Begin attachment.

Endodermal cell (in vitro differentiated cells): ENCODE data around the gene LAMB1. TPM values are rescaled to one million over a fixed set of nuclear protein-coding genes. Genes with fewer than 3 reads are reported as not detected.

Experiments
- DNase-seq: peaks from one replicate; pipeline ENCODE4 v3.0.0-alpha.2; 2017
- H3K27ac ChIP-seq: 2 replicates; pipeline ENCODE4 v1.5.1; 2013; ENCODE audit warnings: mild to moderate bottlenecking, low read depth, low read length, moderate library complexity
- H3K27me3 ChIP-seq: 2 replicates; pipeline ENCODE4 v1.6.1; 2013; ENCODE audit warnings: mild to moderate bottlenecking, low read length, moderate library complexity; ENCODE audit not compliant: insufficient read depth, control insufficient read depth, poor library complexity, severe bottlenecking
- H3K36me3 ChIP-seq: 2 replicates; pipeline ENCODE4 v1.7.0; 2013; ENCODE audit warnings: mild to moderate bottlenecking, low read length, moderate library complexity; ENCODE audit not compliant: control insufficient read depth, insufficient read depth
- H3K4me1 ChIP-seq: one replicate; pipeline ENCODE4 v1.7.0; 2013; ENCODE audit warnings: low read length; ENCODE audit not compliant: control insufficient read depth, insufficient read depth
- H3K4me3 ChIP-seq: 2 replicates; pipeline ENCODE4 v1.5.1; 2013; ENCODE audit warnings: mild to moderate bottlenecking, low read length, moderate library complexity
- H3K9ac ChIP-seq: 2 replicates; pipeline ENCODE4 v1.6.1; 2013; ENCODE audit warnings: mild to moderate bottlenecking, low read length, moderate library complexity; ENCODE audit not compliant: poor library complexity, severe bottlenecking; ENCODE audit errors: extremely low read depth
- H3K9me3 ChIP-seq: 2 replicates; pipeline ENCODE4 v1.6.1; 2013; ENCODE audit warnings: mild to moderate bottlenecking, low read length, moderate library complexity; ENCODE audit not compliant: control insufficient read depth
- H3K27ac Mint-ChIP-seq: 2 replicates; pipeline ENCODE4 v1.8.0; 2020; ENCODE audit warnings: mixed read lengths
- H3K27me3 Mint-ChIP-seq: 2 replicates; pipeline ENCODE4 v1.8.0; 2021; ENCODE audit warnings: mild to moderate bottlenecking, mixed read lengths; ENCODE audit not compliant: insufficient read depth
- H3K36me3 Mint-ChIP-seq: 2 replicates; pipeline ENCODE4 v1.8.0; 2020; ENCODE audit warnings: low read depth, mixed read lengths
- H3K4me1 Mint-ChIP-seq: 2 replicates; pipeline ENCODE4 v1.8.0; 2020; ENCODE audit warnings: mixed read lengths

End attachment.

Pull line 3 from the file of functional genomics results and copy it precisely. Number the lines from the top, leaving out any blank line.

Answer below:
- DNase-seq: peaks from one replicate; pipeline ENCODE4 v3.0.0-alpha.2; 2017